Saturday 25 November 2017

Weekly Discussion Summary ~ Be Positive!

'A smile and a positive attitude may be helpful to healing, but not when it's forced and not when it masks our genuine distress.'

'Be positive!' It’s a phrase we often hear when we've been diagnosed with cancer. Sometimes, it's something we tell ourselves, sometimes it's the advice of well meaning friends. But what does it mean to stay positive in times of despair? How can we be ok with the times when we don't feel positive? These were some of the dilemmas we struggled with in this week's discussion.

Naz explained that when we block out unpleasantness we are at risk of damaging our well-being, whilst if we let it all in and dwell on negativity, we can feel we are becoming dragged down into depression. A balance is what we seek, and cognitive awareness and practices can help.

Apart from the primitive survival-seeking reactive brain, we do have some choice in how we deal with our emotions and our resilience gives us flexibility and helps us to achieve our happiness goals. Embracing sadness rather than pushing it away is key, and allowing ourselves to experience a full range of emotions is healthier than putting on a brave face and pretending we're fine when we are not. A smile and a positive attitude may be helpful to healing, but not when it's forced and not when it masks our genuine distress.

Our members, who have both secondary and primary breast cancer diagnoses, shared activities that help them feel better when distressed. Many and varied responses were given - long walks and baths, family, friends, hobbies, exercise, nature, pets, meditation, breathing exercises. But what emerged from this conversation was a deeper discussion about being authentic, acknowledging feelings and wanting to be real and honest about feeling less than chipper all the time. We aren't self-indulgent about our negative feelings and not one of us wrote about wallowing in self-pity. Some women look for a semblance of control (as having cancer takes this away from us) while others relax into whatever they are feeling and let it go. Some of us keep busy, others seek out peace and quiet.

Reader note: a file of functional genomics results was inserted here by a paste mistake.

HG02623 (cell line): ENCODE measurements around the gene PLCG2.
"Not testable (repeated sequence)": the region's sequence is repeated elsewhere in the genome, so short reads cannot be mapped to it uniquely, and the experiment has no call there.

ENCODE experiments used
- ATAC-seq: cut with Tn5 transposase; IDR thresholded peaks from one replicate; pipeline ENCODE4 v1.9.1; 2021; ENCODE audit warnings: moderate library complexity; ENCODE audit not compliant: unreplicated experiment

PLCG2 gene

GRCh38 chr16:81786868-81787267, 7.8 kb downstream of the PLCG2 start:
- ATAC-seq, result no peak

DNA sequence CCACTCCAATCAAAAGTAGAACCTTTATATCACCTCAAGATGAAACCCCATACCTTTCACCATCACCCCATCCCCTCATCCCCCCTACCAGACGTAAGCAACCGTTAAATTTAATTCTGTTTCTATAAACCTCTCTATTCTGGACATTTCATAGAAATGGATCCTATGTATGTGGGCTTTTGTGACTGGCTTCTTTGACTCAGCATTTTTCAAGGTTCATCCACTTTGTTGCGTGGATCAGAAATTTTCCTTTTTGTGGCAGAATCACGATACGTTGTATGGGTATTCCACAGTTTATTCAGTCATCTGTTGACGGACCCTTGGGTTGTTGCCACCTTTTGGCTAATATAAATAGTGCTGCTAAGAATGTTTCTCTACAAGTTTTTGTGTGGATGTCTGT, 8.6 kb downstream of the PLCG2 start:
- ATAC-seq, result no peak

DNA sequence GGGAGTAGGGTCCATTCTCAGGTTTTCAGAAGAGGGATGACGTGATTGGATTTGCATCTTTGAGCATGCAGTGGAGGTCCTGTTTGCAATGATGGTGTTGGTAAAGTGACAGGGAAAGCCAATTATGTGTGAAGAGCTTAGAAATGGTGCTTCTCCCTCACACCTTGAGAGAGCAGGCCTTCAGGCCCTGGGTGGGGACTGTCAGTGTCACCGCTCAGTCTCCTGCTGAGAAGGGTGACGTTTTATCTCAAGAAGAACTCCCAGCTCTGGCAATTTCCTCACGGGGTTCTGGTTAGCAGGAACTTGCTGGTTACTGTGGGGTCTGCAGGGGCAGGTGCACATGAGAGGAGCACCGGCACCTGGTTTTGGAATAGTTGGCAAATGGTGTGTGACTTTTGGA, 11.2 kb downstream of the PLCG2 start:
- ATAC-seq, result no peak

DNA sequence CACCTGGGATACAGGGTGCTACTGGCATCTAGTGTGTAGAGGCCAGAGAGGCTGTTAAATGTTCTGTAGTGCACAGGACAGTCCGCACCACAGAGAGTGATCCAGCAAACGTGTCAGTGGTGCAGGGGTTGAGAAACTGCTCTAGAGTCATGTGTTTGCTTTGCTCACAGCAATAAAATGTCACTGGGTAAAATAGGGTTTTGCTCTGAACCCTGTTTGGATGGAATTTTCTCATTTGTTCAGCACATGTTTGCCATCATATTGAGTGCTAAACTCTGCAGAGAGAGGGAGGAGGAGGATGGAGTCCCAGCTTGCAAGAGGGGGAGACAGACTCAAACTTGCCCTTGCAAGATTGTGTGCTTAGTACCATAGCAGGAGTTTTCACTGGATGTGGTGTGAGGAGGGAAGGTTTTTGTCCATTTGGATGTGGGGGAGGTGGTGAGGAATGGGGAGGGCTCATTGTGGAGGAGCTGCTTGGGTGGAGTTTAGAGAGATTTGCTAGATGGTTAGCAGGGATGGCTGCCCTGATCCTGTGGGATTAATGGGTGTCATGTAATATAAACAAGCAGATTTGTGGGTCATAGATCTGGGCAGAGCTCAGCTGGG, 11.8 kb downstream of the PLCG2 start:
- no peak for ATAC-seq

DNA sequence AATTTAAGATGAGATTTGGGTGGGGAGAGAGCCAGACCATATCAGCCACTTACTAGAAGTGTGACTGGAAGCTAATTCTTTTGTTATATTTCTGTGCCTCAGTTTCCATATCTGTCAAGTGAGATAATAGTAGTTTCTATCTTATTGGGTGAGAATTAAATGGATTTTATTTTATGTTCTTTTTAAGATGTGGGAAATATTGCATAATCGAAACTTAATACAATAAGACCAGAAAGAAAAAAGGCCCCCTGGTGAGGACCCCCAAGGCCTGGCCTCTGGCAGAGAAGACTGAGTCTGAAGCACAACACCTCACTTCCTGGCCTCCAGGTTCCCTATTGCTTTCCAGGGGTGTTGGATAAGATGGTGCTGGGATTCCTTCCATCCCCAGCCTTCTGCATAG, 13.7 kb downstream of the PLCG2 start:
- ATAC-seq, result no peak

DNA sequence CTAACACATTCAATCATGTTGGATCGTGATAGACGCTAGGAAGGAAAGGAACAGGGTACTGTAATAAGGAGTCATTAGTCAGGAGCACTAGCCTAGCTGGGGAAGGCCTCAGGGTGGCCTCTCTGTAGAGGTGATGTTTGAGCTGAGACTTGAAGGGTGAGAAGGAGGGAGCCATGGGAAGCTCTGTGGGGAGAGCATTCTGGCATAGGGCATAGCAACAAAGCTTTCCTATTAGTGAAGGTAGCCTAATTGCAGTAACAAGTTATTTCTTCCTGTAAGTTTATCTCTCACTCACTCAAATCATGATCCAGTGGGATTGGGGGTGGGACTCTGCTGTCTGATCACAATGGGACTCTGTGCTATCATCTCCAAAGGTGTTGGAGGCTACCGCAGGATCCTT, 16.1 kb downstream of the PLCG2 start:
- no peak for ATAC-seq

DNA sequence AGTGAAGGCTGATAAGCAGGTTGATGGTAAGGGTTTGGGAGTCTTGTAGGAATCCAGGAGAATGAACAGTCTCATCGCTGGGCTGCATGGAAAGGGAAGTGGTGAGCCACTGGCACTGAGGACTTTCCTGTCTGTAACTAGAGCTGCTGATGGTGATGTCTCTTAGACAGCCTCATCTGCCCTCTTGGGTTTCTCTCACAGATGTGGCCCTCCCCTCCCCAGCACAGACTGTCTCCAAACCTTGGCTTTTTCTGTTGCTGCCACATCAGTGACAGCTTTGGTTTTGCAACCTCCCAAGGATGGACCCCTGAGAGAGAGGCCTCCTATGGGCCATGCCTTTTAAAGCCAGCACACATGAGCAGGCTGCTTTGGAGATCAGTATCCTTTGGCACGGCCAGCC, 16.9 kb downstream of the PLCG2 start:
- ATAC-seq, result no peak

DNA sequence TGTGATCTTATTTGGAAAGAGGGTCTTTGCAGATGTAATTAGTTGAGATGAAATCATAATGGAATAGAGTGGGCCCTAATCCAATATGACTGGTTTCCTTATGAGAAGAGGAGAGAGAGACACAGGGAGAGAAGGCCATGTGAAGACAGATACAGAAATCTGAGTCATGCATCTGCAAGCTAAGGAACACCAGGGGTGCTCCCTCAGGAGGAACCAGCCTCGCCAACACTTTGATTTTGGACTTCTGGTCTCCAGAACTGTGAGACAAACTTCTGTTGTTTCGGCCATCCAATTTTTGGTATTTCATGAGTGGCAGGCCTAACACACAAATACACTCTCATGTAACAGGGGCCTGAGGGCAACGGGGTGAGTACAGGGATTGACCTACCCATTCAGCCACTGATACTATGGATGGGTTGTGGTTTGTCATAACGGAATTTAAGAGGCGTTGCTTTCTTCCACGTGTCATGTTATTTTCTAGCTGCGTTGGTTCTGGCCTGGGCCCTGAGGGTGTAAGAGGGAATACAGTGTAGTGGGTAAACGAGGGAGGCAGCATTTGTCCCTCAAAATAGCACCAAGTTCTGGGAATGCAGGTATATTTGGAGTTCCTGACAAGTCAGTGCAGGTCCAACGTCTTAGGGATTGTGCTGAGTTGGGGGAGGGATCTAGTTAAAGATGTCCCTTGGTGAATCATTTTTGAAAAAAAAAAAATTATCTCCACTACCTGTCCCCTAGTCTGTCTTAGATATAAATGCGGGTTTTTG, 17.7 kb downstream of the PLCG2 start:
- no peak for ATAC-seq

A positive attitude is often expected of us by others, and of course there are times when we have to temporarily hide away our real feelings and get on with whatever we need to do. What we really struggle with is when it is implied that being positive will cure our cancer. It will not! This is especially true for women with secondary breast cancer, otherwise known as metastatic cancer, for whom treatment continues as a lifelong burden and for whom stability becomes the goal rather than cure. It is very hurtful and undermining to imply that we may have encouraged our illness to spread by not being positive enough.

Being outwardly positive can be a protective mechanism for our fear and vulnerability, but allowing the fear and sadness in also allows us to appreciate the positive in life.

We all cope in different ways according to our personalities, our preferences, our circumstances. What we must admire in all of the women who contributed is that they are working on discovering their negativity triggers and how best to deal with them. Even when bombarded with bad news and significant troubles, they go on. Support from others who understand is key.

If you are a woman living in the UK with a diagnosis of breast cancer and you would like to join our private group, please contact is by facebook message


Image credit: Buddha Doodles whose images are certain to lift the spirits!

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